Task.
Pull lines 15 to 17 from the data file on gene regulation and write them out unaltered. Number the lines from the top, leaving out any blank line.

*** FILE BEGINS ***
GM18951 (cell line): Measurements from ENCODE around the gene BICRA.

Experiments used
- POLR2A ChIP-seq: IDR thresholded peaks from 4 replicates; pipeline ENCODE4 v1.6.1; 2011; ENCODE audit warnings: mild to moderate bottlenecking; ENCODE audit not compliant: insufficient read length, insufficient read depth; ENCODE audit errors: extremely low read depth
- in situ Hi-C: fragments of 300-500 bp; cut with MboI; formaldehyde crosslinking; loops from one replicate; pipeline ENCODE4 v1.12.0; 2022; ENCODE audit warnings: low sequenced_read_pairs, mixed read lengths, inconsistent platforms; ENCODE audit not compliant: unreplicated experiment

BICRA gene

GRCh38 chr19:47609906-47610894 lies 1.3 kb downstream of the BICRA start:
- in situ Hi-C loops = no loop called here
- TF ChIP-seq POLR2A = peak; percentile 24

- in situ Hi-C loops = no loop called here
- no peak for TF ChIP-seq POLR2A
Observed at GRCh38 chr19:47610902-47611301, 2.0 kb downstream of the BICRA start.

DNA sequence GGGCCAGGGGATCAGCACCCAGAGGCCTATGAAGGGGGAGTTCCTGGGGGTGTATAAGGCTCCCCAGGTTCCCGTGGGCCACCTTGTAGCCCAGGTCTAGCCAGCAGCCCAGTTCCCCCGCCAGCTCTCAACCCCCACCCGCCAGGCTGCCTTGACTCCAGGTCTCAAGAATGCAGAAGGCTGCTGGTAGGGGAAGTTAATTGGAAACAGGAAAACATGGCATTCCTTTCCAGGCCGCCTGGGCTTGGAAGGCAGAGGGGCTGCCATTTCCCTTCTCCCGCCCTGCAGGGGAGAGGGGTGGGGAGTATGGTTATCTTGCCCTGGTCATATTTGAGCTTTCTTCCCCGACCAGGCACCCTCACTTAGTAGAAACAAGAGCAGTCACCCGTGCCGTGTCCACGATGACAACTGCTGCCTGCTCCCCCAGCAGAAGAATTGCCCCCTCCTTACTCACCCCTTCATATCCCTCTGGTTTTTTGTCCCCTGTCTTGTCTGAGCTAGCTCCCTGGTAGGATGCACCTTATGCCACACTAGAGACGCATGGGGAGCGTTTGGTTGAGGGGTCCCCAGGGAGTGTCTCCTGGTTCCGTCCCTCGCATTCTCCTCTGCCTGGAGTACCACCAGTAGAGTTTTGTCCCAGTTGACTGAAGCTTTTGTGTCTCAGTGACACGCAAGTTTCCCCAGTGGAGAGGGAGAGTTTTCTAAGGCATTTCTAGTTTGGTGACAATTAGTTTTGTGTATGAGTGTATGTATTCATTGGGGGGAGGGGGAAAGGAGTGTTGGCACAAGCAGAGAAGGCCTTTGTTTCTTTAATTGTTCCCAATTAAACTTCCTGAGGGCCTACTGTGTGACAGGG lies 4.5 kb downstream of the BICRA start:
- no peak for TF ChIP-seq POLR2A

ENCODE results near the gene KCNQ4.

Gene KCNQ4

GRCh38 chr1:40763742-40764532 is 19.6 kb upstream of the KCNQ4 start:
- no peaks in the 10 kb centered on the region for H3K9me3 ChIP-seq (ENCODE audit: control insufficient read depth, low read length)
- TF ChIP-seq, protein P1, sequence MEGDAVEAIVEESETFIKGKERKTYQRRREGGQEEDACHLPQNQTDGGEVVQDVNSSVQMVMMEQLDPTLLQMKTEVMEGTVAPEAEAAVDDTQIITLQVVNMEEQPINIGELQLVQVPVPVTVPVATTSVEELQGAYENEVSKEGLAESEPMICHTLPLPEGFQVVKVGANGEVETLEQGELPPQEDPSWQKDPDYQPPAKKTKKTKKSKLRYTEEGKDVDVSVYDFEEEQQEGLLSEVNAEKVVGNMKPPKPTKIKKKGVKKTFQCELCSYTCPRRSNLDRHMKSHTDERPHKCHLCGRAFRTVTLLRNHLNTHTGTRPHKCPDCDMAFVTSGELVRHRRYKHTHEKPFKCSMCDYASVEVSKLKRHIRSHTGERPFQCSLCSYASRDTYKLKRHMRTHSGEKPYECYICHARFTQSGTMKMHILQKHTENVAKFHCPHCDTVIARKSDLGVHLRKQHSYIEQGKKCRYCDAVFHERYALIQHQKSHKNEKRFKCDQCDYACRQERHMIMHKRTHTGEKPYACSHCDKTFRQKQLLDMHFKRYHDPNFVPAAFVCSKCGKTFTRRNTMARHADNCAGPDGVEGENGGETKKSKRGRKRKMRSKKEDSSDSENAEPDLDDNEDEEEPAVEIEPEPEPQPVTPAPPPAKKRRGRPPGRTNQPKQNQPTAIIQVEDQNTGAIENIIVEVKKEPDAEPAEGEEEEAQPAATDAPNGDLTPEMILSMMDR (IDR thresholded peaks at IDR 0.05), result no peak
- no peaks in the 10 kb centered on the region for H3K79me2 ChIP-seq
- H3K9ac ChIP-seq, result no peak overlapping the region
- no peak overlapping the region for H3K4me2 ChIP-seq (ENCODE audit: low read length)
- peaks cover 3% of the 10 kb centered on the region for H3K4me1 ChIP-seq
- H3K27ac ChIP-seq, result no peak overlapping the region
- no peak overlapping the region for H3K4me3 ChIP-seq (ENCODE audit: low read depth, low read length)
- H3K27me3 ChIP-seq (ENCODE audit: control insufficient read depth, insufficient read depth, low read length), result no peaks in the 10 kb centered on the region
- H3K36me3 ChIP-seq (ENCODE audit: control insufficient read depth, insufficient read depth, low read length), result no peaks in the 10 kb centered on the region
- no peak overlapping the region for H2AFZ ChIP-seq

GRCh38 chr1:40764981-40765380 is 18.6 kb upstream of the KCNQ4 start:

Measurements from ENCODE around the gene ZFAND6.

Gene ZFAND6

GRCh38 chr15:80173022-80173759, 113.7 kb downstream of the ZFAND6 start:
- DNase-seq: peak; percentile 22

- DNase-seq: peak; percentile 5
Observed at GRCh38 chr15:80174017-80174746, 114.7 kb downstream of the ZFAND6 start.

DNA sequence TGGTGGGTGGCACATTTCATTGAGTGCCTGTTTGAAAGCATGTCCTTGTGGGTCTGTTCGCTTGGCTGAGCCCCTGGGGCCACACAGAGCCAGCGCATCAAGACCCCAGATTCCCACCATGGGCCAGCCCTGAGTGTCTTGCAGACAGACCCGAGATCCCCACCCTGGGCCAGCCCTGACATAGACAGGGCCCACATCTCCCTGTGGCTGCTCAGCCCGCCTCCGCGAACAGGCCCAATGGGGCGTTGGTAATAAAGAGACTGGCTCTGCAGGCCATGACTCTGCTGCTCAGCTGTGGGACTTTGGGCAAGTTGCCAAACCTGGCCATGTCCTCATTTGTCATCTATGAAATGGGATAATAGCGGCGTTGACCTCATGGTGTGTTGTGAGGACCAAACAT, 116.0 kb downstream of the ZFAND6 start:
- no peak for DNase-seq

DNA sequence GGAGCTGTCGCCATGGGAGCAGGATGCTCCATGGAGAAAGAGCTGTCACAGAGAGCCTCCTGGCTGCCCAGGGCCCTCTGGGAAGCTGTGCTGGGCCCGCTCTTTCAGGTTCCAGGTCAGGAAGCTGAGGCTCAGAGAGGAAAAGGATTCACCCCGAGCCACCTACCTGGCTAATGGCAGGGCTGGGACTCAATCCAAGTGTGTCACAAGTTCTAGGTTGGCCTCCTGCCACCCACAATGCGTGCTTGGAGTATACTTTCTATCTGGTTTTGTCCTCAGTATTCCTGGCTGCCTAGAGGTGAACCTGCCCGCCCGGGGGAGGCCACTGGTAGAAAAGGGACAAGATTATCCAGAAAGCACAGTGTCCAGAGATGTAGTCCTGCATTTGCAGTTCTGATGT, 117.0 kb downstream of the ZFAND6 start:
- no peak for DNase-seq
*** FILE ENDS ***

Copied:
Gene KCNQ4

GRCh38 chr1:40763742-40764532 is 19.6 kb upstream of the KCNQ4 start:
- no peaks in the 10 kb centered on the region for H3K9me3 ChIP-seq (ENCODE audit: control insufficient read depth, low read length)